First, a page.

But hey. Many on your gift list voted for the guy who won. What sweeter souvenir for them than Michael Moore's Mike's Election Guide 2008? After eight years of angst and/or activism, these folks are regaining their energy, feeling that anything's possible. Feed their hope for change with Peter Walsh's Does This Clutter Make My Butt Look Fat?, in which the TV/radio host shows how to streamline rooms and rumps. Prep their pep with Johan Tell's 100 Ways to Save the World. Tell's ways include recycling batteries, rowing boats, and "demanding better train connections." Pal around with William Ayers' memoir Fugitive Days, poignantly reissued on November 5. In his new afterword, the bomber-turned-professor calls our president-elect a "famly friend." Congratulate the electorate with State by State: A Panoramic Portrait of America; along with stats on military enlistment and suicide, its fifty chapters are by fifty writers: Ha Jin on Georgia; Alison Bechdel on Vermont, Mohammed Naseehu Ali on Michigan, et al.

Some books, albeit fewer and fewer, still spread joy on both sides of the electrified, blood-splattered razor-wire fence. Augmenting 180 dazzling, dizzying photographs with essays by fellow climbers, Galen Rowell: A Retrospective memorializes a Berkeley genius gone too soon. Art and memories merge again in Annie Leibovitz at Work — and again in Posters for the People: Art of the WPA, edited by Ennis Carter. ("Don't Gamble With Syphilis," warns one of these 500 bold, beautiful, purposeful posters. "Sew for Victory," orders another.) The Japanese version of Batman comics that debuted in 1966 are kitschy-cool in coffee-table-big Bat-Manga! The Secret History of Batman in Japan, edited by Chip Kidd and translated by Anne Ishii.

Eating isn't very political — yet. So consider Frederick Kaufman's amusing, informative A Short History of the American Stomach. To wit: Witch-hunting minister Cotton Mather had a "passion for cathartics," and "the Puritans, perhaps necessarily, adored laxatives." To research America Eats!, Pat Willard toured the country seeking Depression-era staples such as trotters and shoo-fly pie. Molecular gastronomist Hervé This and chef Pierre Gagnaire theorize revolutionarily about culinary aesthetics in Cooking: The Quintessential Art, applying science and math to tarragon-flavored marshmallows and assessing such creations as button-mushroom sponge cake, which "is not meant to shock; on the contrary, it's almost an obligatory exercise from the point of view of flavor." Naturellement.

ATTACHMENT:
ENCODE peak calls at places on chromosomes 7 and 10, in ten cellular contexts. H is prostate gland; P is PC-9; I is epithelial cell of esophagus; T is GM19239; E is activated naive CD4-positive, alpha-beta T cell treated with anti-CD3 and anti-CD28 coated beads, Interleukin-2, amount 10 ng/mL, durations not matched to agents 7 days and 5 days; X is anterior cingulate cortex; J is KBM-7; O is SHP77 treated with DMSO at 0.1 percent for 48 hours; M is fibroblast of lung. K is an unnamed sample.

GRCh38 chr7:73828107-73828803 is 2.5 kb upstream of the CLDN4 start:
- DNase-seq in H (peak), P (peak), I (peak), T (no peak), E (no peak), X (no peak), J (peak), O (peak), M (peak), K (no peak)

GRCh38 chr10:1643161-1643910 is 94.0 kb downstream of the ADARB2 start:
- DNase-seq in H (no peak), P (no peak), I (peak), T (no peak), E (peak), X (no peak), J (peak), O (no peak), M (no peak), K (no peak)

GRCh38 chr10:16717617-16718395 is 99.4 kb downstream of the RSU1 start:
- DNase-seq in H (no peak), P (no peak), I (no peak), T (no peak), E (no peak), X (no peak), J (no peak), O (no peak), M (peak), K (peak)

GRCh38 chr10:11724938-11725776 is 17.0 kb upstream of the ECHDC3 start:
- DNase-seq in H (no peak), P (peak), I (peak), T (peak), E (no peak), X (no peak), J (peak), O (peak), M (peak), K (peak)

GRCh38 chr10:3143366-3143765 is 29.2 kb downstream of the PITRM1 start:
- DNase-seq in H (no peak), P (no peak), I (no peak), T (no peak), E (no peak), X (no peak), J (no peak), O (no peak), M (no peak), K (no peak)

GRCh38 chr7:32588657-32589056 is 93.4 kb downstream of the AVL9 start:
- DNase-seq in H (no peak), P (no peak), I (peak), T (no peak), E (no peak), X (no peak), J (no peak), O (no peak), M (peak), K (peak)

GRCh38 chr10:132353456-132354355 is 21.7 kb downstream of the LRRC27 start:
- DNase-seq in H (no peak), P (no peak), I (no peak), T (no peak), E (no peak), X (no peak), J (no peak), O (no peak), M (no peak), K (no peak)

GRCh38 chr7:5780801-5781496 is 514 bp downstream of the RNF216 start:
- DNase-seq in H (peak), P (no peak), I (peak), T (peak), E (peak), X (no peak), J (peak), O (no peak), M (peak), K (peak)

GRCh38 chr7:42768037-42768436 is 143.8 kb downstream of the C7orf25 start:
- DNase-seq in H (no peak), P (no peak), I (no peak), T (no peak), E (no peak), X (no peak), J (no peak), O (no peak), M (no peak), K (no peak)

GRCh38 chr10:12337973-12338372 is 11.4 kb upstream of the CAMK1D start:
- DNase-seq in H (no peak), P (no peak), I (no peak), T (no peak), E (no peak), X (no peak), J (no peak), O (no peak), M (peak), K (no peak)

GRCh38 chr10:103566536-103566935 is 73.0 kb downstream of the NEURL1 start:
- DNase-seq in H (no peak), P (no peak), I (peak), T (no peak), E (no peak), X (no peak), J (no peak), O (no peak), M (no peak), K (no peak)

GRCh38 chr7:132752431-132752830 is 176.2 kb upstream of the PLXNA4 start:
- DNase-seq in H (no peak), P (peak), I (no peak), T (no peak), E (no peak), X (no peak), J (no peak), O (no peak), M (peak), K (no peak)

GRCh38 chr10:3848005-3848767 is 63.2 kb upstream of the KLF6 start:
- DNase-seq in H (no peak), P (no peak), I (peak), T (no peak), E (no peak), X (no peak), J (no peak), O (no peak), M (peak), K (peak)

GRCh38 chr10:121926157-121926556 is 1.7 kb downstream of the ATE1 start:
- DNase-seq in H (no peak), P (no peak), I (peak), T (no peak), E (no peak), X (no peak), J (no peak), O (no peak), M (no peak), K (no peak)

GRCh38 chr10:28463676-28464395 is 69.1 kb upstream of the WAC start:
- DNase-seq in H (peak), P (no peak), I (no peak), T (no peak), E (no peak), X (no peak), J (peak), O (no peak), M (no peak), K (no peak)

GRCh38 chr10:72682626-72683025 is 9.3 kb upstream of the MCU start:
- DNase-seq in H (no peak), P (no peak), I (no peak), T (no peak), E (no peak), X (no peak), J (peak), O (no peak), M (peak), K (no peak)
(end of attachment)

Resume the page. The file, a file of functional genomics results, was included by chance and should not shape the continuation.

After such an exhausting year, who wouldn't love a laugh? But few jokes are generic anymore. In a cloven America, humor is defined by whom it horrifies. Condoleezza Rice is an army-uniformed dominatrix, American soldiers kill civilians, and white kids are racists in The Best American Comics 2008; its dozens of contributors include Chris Ware, Lynda Barry, and the East Bay's own Gene Yang. Steve Lowe and Alan McArthur's Is It Just Me Or Is Everything Shit? is refreshingly inclusive in a divisive age, savaging abstinence programs, Bono, and Che Guevara T-shirts in an uproarious anti-modern-culture A to Z.

Did someone say Che? Speaking of radicals who facilitated hundreds of executions, Young Che was penned adoringly in the '80s by the dude's dad, Ernesto Guevara Lynch. (Regarding his baby daughter, Che wrote in a 1956 letter home: "My Communist soul swells with pride as she is identical to Mao Tse-Tung.") Biographies and memoirs are great gifts, provided you know who admires whom or what. New ones include Alan Parker's Sid Vicious, Stephen Weissman's Chaplin, Andrew Lycett's The Man Who Created Sherlock Holmes, and Isadora Duncan, by cartoonist Sabrina Jones. (Sample lines: "Isadora danced the struggles of the oppressed" and "Please call me Comrade Duncan.") Gus Van Sant wrote the introduction to Dustin Lance Black's Milk: The Shooting Script. In The House at Sugar Beach, Helene Cooper remembers the violent coup d'etat that ended her childhood in a massive Liberian mansion. In The Elfish Gene, Mark Barrowcliffe espouses his exploits as a fantasy-role-playing geek. In Family Outing, Troy Johnson recounts what happened after he learned at age ten that his mom was a lesbian.

Someday, after the dust settles, we can be friends again. We'll hunker down around fires and read Kenneth Grahame's newly reissued The Wind in the Willows or the new version of L. Frank Baum's The Wizard of Oz that Graham Rawle illlustrated with photographs of huge-headed plastic dolls. We'll sing in unison the classic songs immortalized in Amanda Petrusich's It Still Moves and Graeme Thomson's I Shot a Man in Reno. Will those blazes be the bonny bonfires of a better age — or our nuked cities going up in flames? Depends on whom you ask. Now pass the nog.